What if the information gathered on that innocuous app on millions of British phones — data on where young users go, who they interact with and the messages they write — were to fall into the hands of a foreign power that wanted to use that data to its advantage, as relations between China and the West deteriorate? It doesn’t bear thinking about.

Some of the most robust opposition to TikTok has come from the likes of U.S. Republican senator Josh Hawley, who last year called it “a company compromised by the Chinese Communist Party [that] knows where your children are, knows what they look like, what their voices sound like, what they’re watching.”

Then there was Steve Huffman, head of the social network Reddit, who described TikTok as “fundamentally parasitic”, saying the way it tracked user behaviour was “truly terrifying”.

The question of the privacy of UK TikTok users has grown with the eruption of hostilities over Huawei and Hong Kong after the UK Government’s decision last week to ban the Chinese telecoms firm from the 5G network over security fears.

Last week it emerged that TikTok’s parent company ByteDance had suspended talks to open a global headquarters in Britain and create 3000 jobs because of the “wider geopolitical context” — in other words the threat of a punishing economic war between London and Beijing over Huawei.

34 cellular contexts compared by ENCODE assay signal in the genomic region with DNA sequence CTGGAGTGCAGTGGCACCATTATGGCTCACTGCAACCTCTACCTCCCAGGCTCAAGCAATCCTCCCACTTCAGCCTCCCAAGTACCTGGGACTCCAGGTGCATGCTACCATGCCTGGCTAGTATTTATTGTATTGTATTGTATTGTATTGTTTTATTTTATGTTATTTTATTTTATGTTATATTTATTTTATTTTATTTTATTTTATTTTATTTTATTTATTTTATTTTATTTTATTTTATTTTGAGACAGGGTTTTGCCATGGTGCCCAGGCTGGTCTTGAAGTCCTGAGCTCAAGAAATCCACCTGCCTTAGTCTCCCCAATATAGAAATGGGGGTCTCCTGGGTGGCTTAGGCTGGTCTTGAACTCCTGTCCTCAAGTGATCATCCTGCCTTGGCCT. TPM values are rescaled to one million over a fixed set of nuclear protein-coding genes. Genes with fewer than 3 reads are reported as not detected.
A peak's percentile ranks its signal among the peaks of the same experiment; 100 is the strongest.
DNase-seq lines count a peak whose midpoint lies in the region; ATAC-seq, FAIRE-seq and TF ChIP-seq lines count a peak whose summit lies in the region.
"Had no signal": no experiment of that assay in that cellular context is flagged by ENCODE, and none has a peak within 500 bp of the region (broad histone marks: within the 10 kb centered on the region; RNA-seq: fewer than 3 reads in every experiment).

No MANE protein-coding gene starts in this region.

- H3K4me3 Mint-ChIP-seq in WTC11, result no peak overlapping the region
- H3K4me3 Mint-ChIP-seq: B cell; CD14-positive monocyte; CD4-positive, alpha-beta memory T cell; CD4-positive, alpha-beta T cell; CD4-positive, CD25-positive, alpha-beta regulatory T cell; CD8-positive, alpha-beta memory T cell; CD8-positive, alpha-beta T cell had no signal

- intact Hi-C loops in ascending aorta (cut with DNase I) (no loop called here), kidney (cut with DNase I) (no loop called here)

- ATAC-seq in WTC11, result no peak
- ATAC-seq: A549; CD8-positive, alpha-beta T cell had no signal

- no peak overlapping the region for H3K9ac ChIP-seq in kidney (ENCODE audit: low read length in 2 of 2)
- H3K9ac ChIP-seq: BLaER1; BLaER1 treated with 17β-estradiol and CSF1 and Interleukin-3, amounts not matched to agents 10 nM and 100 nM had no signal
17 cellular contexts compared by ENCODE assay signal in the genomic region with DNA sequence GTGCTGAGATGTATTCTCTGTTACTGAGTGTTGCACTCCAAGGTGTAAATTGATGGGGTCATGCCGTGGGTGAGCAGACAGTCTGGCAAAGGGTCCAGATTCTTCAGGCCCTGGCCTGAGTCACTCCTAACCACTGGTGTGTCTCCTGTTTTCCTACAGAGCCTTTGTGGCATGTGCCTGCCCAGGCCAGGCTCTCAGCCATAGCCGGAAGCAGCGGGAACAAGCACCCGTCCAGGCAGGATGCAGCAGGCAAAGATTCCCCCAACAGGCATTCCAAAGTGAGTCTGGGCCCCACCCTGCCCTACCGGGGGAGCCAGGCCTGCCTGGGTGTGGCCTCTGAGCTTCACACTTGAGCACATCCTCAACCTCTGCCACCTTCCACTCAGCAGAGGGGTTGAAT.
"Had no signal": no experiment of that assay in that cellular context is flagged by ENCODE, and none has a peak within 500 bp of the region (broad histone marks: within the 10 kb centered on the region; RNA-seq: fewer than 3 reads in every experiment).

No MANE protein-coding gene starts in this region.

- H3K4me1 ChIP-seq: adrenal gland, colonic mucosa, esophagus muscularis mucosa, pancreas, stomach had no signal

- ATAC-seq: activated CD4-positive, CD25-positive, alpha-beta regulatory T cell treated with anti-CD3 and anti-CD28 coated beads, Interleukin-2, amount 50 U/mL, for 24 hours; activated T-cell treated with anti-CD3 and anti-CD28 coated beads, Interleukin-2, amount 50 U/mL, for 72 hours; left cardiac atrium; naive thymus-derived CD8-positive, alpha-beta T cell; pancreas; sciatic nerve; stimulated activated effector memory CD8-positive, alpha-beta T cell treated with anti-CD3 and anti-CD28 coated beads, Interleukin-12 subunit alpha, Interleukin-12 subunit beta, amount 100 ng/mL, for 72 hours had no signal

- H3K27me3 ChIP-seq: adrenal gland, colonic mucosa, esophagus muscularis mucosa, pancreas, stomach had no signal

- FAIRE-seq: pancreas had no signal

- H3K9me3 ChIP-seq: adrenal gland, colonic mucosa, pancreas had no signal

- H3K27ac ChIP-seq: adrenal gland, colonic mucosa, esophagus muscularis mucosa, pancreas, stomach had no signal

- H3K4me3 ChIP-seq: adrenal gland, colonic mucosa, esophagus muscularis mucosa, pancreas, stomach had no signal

In June, India, which accounts for 30 per cent of the app’s total global downloads, banned TikTok and 50 other China-based apps, calling them a “threat to sovereignty and integrity”.

The overwhelming concern, it would seem, is cyber-security. Today, a fierce critic of the company, US Secretary of State Mike Pompeo, will meet Boris Johnson and Foreign Secretary Dominic Raab in London to discuss issues including China and coronavirus.

He has threatened to ban ByteDance, and when asked by US broadcaster Fox News this month whether citizens should download TikTok he said: “Only if you want your private information in the hands of the Chinese Communist Party.”

US President Donald Trump’s political campaign has reportedly started running ads on Facebook and Instagram accusing the China-based platform of “spying” on its users (something it strongly refutes).

Quite how the President would go about carrying out a ban is unclear.